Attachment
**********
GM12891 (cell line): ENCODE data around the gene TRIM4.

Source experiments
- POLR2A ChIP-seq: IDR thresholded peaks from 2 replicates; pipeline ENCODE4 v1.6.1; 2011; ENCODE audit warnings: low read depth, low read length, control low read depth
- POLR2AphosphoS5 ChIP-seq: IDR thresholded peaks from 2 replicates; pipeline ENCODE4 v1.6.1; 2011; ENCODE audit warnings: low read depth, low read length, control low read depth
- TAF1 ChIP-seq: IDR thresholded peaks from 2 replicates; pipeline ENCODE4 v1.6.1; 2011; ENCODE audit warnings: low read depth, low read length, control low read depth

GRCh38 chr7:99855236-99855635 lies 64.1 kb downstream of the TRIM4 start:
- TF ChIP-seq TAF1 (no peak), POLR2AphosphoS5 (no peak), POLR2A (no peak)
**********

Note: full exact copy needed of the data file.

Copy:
GM12891 (cell line): ENCODE data around the gene TRIM4.

Source experiments
- POLR2A ChIP-seq: IDR thresholded peaks from 2 replicates; pipeline ENCODE4 v1.6.1; 2011; ENCODE audit warnings: low read depth, low read length, control low read depth
- POLR2AphosphoS5 ChIP-seq: IDR thresholded peaks from 2 replicates; pipeline ENCODE4 v1.6.1; 2011; ENCODE audit warnings: low read depth, low read length, control low read depth
- TAF1 ChIP-seq: IDR thresholded peaks from 2 replicates; pipeline ENCODE4 v1.6.1; 2011; ENCODE audit warnings: low read depth, low read length, control low read depth

GRCh38 chr7:99855236-99855635 lies 64.1 kb downstream of the TRIM4 start:
- TF ChIP-seq TAF1 (no peak), POLR2AphosphoS5 (no peak), POLR2A (no peak)